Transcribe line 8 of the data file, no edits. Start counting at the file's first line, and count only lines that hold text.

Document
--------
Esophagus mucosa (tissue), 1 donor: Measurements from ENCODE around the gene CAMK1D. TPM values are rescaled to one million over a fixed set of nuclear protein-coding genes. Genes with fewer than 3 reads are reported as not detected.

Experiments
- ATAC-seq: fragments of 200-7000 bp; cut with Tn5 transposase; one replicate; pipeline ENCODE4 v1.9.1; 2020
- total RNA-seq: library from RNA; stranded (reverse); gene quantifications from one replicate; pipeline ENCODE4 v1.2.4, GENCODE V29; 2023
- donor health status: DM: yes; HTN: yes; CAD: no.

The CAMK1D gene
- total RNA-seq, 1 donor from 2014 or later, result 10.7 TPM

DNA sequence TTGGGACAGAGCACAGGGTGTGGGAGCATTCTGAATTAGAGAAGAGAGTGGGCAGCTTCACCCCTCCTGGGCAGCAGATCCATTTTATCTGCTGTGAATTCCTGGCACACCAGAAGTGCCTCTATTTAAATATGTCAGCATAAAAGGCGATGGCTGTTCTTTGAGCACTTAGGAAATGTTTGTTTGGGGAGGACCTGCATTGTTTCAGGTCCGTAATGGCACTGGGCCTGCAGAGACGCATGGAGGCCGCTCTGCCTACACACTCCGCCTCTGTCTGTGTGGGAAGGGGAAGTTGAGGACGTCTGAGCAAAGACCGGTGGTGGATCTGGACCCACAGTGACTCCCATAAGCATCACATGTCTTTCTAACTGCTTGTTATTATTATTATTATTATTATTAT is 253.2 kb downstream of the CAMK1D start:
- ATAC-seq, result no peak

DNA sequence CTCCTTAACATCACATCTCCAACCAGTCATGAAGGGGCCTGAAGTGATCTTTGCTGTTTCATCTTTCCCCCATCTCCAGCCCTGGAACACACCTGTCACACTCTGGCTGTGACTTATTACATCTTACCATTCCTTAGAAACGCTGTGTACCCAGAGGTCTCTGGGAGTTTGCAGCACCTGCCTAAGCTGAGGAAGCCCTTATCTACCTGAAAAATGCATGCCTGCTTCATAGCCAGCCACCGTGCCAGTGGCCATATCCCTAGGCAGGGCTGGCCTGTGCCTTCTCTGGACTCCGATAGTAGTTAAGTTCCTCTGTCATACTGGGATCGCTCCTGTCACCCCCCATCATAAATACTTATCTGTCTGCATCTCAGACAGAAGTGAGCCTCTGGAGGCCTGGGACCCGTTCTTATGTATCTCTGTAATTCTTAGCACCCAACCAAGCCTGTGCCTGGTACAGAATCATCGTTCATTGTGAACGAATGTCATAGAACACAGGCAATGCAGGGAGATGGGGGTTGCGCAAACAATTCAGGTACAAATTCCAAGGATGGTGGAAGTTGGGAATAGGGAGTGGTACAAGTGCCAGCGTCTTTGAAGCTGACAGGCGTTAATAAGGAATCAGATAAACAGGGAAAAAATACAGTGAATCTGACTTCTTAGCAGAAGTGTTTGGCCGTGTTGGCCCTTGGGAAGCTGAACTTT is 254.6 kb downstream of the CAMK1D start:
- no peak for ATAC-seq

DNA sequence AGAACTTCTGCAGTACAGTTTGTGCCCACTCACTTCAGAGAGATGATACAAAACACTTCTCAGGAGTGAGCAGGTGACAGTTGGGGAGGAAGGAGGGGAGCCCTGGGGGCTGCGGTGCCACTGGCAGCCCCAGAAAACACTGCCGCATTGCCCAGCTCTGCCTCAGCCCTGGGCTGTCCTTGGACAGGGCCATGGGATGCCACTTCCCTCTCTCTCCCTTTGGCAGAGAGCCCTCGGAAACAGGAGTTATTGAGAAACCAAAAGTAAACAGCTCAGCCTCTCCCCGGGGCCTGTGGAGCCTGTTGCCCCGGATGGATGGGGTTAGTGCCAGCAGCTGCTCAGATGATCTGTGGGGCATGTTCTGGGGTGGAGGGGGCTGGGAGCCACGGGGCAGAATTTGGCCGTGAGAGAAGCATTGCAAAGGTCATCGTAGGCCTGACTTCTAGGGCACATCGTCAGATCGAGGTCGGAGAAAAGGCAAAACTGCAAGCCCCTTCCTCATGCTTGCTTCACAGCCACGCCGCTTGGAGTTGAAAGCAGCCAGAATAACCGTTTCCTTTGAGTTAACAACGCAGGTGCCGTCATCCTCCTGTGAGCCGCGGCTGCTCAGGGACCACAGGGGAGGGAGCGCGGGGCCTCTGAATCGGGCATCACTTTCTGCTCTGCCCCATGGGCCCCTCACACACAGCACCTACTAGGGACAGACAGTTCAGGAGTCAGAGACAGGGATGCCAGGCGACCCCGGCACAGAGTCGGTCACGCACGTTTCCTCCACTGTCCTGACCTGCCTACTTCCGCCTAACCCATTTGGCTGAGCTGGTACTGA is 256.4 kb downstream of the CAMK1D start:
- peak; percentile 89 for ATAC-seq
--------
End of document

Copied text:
DNA sequence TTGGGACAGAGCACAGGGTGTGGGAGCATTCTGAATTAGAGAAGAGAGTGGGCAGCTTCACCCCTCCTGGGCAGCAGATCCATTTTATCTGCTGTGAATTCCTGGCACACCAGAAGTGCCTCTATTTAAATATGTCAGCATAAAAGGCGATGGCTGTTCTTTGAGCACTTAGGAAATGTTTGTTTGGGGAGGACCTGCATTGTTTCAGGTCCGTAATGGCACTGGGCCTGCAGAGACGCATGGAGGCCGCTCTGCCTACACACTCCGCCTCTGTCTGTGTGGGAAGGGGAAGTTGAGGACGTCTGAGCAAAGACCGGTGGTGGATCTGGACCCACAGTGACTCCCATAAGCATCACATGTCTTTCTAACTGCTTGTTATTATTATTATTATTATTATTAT is 253.2 kb downstream of the CAMK1D start: